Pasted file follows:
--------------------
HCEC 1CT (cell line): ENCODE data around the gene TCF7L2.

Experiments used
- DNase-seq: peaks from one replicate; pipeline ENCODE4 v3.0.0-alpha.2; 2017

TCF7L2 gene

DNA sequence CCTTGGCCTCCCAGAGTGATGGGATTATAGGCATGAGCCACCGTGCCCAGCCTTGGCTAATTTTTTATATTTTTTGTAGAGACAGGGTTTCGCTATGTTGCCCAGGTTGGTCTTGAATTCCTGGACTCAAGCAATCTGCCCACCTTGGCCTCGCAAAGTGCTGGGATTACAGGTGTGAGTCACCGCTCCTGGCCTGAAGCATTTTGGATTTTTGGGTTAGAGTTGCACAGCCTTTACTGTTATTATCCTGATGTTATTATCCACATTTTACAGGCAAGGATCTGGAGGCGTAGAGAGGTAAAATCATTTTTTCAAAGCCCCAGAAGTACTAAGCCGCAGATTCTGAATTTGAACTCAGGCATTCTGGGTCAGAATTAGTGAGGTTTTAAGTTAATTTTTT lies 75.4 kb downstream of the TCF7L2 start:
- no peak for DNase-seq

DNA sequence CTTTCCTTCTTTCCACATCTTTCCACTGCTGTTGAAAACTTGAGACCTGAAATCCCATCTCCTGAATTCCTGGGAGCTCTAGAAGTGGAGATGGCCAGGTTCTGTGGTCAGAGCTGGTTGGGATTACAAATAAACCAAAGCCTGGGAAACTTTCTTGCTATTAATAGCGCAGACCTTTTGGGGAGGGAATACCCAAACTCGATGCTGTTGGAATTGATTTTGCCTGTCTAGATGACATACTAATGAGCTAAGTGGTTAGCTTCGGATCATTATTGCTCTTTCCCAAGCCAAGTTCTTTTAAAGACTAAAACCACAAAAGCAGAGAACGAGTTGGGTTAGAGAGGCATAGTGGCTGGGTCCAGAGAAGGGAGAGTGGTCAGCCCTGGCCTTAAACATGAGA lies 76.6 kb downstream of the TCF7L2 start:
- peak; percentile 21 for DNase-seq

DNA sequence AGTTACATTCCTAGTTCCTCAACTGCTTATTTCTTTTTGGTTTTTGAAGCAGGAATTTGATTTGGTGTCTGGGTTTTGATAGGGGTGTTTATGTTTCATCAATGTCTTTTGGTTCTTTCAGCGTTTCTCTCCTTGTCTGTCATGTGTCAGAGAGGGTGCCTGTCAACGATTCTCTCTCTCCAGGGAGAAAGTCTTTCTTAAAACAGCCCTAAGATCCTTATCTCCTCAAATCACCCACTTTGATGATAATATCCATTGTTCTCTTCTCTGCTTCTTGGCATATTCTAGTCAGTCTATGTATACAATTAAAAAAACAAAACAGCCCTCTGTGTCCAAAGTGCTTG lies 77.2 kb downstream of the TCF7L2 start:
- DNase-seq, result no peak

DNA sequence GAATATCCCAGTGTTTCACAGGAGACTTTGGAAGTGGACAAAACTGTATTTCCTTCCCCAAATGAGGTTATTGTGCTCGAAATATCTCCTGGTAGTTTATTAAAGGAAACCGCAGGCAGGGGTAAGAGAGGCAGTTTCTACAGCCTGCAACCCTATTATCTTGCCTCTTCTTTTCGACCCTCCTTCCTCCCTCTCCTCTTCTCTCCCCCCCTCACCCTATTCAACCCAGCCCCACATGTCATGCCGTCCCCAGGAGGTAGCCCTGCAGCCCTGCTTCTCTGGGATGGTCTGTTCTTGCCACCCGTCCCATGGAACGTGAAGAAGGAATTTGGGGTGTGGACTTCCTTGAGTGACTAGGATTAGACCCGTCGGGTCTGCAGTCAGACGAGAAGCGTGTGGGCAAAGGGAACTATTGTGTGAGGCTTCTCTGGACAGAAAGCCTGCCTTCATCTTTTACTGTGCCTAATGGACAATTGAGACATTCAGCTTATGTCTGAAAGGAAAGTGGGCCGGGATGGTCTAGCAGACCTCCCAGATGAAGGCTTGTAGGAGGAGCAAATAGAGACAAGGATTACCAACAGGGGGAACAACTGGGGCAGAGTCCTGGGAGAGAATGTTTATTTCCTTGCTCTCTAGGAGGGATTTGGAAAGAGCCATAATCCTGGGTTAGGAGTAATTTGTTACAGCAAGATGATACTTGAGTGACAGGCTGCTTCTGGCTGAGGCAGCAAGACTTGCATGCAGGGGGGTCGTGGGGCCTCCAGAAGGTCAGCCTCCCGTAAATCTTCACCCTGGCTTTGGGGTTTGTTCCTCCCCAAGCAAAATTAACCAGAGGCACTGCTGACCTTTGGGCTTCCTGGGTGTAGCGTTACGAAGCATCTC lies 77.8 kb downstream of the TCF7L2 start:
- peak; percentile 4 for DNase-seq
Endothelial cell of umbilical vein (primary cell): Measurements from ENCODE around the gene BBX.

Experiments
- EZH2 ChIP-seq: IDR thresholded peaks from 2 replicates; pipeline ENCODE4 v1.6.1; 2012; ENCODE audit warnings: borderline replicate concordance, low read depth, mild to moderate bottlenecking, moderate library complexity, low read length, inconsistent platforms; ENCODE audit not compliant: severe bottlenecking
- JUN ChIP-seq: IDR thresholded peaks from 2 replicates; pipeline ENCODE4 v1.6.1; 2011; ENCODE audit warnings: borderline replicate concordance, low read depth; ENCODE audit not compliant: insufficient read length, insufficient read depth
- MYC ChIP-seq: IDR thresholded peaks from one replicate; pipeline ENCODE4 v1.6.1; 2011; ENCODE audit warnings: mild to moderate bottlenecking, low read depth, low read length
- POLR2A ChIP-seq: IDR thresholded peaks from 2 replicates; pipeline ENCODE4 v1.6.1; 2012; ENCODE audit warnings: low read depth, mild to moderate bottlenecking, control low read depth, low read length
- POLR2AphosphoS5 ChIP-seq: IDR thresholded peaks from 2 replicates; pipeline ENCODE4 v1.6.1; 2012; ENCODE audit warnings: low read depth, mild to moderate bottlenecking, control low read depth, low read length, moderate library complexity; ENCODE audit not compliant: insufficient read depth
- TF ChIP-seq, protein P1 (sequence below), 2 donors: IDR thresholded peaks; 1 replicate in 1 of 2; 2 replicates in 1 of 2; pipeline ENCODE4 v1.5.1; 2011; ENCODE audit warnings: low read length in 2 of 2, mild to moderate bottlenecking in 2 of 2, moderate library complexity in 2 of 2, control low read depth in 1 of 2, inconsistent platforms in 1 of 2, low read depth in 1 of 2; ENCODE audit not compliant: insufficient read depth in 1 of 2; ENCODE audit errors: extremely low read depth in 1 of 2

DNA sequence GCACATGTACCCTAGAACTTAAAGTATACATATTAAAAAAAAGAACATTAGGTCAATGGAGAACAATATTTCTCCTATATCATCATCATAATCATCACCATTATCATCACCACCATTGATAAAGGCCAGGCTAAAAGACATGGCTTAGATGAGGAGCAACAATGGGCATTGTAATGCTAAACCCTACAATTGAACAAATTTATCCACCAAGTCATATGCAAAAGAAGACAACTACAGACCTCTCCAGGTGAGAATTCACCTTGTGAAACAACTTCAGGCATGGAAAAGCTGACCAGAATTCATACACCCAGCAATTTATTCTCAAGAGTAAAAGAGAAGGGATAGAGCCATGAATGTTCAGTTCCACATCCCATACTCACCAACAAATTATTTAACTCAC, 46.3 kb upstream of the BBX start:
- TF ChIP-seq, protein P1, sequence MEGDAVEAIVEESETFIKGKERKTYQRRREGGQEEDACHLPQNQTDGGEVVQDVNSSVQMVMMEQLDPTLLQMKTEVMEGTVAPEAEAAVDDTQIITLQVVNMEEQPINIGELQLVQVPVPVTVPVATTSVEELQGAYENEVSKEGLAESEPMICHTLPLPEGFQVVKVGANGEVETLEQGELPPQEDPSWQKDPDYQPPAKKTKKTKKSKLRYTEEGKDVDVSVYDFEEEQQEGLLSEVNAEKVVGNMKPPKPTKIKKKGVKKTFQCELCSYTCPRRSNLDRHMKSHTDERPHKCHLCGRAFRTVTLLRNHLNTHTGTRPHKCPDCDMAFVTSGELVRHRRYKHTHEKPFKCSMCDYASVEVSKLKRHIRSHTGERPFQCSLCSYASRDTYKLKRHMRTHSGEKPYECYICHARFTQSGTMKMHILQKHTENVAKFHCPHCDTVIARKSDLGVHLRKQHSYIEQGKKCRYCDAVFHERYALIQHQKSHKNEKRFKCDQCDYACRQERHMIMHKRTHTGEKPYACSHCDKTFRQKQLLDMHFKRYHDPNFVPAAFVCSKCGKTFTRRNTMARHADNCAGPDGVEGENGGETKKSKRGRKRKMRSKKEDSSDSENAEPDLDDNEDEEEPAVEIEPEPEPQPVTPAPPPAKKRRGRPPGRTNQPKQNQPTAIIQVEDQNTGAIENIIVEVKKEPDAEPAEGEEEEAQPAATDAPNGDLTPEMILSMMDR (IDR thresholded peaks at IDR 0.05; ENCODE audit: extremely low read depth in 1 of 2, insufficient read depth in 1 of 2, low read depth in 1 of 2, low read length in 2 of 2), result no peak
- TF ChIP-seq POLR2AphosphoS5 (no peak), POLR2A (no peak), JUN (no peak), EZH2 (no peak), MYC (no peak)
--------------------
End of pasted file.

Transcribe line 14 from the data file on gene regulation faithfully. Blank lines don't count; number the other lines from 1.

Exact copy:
Experiments